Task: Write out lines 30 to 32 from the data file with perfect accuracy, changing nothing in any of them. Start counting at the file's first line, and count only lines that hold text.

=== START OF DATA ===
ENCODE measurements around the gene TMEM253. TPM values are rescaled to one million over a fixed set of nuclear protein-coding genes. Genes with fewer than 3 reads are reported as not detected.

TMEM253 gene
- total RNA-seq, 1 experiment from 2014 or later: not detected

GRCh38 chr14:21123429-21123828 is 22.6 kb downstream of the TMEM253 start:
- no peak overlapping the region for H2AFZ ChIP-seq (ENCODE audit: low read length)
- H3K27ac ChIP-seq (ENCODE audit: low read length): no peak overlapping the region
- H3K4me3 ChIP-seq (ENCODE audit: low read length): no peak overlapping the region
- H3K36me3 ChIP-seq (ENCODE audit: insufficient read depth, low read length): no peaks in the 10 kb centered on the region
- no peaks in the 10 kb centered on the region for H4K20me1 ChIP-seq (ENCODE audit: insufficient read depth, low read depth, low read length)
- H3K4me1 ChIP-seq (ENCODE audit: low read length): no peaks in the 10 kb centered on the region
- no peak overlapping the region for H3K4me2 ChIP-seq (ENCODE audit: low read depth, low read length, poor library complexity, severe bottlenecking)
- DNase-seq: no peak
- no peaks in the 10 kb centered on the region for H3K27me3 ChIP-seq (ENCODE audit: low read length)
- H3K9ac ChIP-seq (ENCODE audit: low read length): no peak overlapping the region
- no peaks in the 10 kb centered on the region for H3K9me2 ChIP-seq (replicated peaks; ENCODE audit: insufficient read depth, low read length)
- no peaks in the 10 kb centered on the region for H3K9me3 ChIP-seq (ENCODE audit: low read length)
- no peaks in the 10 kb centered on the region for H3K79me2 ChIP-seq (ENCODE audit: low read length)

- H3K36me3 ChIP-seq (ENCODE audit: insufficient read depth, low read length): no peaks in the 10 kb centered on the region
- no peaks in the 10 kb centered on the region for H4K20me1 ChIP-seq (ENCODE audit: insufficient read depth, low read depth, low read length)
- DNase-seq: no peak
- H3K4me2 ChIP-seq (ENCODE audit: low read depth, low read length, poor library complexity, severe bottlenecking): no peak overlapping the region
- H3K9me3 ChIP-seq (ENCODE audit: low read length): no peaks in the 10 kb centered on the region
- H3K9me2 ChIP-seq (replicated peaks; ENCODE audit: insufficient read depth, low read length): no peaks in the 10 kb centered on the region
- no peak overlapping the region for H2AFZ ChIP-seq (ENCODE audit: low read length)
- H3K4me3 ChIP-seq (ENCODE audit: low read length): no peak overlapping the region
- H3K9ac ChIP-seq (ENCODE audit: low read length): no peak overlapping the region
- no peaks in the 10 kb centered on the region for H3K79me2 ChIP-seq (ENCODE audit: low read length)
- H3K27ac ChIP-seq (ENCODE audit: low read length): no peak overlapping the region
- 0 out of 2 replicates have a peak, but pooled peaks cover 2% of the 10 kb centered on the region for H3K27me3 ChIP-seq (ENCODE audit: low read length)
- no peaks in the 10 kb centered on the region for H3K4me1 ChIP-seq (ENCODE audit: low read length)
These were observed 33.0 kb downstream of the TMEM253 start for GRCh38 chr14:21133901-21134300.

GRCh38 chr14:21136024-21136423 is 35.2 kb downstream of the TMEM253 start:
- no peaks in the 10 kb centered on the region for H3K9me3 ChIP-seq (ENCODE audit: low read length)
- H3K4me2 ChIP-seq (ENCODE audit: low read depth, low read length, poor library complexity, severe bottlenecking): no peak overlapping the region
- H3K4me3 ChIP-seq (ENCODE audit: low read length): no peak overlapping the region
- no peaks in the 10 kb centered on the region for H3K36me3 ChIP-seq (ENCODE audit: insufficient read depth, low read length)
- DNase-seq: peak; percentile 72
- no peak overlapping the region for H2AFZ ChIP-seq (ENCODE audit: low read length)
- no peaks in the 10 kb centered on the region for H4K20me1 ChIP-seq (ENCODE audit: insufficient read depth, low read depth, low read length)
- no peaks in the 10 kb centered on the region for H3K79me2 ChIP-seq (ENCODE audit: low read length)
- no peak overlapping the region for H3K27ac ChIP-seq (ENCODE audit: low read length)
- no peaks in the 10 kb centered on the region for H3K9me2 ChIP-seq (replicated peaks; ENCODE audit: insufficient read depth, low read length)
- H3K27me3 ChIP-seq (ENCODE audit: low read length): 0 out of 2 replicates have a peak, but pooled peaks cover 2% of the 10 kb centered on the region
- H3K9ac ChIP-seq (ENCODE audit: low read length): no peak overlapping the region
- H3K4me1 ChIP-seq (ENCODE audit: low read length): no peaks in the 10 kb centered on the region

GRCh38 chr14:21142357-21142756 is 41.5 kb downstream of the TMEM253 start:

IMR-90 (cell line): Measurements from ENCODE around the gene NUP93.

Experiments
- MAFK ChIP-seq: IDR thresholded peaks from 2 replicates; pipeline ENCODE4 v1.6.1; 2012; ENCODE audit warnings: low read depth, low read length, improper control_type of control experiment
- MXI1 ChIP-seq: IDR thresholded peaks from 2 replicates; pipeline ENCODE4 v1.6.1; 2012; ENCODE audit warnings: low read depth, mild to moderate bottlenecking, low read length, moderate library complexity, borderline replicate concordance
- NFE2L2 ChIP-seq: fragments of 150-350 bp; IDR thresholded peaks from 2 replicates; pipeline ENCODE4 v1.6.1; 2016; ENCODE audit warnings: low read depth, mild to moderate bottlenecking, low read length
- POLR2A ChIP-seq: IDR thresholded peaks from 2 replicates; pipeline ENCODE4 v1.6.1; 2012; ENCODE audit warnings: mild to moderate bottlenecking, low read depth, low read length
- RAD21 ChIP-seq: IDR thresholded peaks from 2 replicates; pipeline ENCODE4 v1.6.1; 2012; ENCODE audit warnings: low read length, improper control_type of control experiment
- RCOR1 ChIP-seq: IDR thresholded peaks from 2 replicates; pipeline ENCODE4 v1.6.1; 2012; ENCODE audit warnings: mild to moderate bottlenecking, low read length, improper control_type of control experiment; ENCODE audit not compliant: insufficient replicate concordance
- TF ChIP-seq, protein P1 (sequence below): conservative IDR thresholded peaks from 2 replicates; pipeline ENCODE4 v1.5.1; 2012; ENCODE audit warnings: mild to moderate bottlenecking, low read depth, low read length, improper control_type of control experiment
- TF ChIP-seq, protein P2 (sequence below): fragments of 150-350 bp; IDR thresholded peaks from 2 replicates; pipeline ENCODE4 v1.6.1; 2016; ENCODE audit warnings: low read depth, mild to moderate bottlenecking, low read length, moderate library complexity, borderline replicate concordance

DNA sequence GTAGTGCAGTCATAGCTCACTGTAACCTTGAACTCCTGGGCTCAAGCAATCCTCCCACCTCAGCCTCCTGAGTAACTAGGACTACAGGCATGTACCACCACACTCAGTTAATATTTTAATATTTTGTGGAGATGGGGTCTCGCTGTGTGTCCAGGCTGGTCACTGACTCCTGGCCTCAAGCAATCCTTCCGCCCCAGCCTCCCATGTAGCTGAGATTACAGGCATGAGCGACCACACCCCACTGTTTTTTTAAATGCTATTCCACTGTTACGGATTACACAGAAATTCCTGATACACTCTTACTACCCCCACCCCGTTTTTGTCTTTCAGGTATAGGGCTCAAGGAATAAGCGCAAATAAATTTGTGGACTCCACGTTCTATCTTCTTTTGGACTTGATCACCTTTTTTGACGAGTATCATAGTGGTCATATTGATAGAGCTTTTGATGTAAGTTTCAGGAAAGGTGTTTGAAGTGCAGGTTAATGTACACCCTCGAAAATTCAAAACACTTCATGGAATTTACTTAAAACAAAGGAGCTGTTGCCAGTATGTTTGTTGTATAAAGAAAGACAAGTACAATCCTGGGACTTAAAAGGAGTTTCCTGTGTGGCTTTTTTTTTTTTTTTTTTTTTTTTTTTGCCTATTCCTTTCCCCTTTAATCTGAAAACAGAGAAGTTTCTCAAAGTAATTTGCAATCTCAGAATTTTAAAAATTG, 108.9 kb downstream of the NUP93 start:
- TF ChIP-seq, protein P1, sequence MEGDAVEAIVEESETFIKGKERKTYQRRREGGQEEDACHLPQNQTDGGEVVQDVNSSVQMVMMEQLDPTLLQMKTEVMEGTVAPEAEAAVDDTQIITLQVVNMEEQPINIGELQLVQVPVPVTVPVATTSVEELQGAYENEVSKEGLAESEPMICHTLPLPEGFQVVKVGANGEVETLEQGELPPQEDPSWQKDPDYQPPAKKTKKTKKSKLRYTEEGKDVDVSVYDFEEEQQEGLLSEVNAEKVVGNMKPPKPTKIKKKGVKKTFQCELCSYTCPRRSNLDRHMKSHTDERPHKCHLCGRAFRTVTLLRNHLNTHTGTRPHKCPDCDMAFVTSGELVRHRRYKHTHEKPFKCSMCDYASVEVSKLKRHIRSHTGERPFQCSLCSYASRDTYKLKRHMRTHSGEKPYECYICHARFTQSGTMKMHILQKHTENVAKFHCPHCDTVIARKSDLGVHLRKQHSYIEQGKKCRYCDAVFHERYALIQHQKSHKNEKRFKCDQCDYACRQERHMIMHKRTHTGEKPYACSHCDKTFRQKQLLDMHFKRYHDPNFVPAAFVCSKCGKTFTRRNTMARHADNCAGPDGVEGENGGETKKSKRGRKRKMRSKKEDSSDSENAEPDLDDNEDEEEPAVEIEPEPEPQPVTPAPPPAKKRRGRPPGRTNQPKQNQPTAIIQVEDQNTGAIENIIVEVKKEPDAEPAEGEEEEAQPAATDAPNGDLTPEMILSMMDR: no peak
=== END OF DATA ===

- no peaks in the 10 kb centered on the region for H3K4me1 ChIP-seq (ENCODE audit: low read length)
These were observed 33.0 kb downstream of the TMEM253 start for GRCh38 chr14:21133901-21134300.

GRCh38 chr14:21136024-21136423 is 35.2 kb downstream of the TMEM253 start: